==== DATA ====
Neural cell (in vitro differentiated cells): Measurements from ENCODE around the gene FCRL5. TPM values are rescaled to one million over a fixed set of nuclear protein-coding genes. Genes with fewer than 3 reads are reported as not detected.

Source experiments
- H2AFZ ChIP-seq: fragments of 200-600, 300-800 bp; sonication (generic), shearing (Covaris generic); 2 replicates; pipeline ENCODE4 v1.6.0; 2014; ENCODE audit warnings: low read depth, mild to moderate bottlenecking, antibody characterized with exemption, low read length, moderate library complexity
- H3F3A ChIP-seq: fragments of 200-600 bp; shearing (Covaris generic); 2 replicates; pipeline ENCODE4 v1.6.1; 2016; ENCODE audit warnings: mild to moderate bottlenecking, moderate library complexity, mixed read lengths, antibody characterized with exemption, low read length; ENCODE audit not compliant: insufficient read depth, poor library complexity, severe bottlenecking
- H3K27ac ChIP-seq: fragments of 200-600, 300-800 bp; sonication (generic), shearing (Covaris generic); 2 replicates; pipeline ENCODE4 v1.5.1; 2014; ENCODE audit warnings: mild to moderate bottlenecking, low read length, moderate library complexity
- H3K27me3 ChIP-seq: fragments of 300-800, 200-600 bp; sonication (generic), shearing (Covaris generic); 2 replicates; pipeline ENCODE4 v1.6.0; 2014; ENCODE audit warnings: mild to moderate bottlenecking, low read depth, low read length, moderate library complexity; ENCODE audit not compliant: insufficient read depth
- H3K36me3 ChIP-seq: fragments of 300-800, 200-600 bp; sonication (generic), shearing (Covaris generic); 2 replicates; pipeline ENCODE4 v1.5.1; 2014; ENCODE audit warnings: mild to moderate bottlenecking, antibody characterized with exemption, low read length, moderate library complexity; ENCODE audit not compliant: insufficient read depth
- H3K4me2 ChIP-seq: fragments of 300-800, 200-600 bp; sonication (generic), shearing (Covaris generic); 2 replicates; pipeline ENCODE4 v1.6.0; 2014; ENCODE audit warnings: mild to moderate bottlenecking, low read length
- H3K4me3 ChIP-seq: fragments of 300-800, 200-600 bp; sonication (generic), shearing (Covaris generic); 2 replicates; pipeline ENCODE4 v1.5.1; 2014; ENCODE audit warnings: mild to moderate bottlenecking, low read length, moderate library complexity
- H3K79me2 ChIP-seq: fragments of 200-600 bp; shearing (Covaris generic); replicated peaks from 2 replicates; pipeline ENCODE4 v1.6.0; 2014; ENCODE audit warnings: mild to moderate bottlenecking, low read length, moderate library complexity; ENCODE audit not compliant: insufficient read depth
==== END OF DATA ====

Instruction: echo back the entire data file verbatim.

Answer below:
Neural cell (in vitro differentiated cells): Measurements from ENCODE around the gene FCRL5. TPM values are rescaled to one million over a fixed set of nuclear protein-coding genes. Genes with fewer than 3 reads are reported as not detected.

Source experiments
- H2AFZ ChIP-seq: fragments of 200-600, 300-800 bp; sonication (generic), shearing (Covaris generic); 2 replicates; pipeline ENCODE4 v1.6.0; 2014; ENCODE audit warnings: low read depth, mild to moderate bottlenecking, antibody characterized with exemption, low read length, moderate library complexity
- H3F3A ChIP-seq: fragments of 200-600 bp; shearing (Covaris generic); 2 replicates; pipeline ENCODE4 v1.6.1; 2016; ENCODE audit warnings: mild to moderate bottlenecking, moderate library complexity, mixed read lengths, antibody characterized with exemption, low read length; ENCODE audit not compliant: insufficient read depth, poor library complexity, severe bottlenecking
- H3K27ac ChIP-seq: fragments of 200-600, 300-800 bp; sonication (generic), shearing (Covaris generic); 2 replicates; pipeline ENCODE4 v1.5.1; 2014; ENCODE audit warnings: mild to moderate bottlenecking, low read length, moderate library complexity
- H3K27me3 ChIP-seq: fragments of 300-800, 200-600 bp; sonication (generic), shearing (Covaris generic); 2 replicates; pipeline ENCODE4 v1.6.0; 2014; ENCODE audit warnings: mild to moderate bottlenecking, low read depth, low read length, moderate library complexity; ENCODE audit not compliant: insufficient read depth
- H3K36me3 ChIP-seq: fragments of 300-800, 200-600 bp; sonication (generic), shearing (Covaris generic); 2 replicates; pipeline ENCODE4 v1.5.1; 2014; ENCODE audit warnings: mild to moderate bottlenecking, antibody characterized with exemption, low read length, moderate library complexity; ENCODE audit not compliant: insufficient read depth
- H3K4me2 ChIP-seq: fragments of 300-800, 200-600 bp; sonication (generic), shearing (Covaris generic); 2 replicates; pipeline ENCODE4 v1.6.0; 2014; ENCODE audit warnings: mild to moderate bottlenecking, low read length
- H3K4me3 ChIP-seq: fragments of 300-800, 200-600 bp; sonication (generic), shearing (Covaris generic); 2 replicates; pipeline ENCODE4 v1.5.1; 2014; ENCODE audit warnings: mild to moderate bottlenecking, low read length, moderate library complexity
- H3K79me2 ChIP-seq: fragments of 200-600 bp; shearing (Covaris generic); replicated peaks from 2 replicates; pipeline ENCODE4 v1.6.0; 2014; ENCODE audit warnings: mild to moderate bottlenecking, low read length, moderate library complexity; ENCODE audit not compliant: insufficient read depth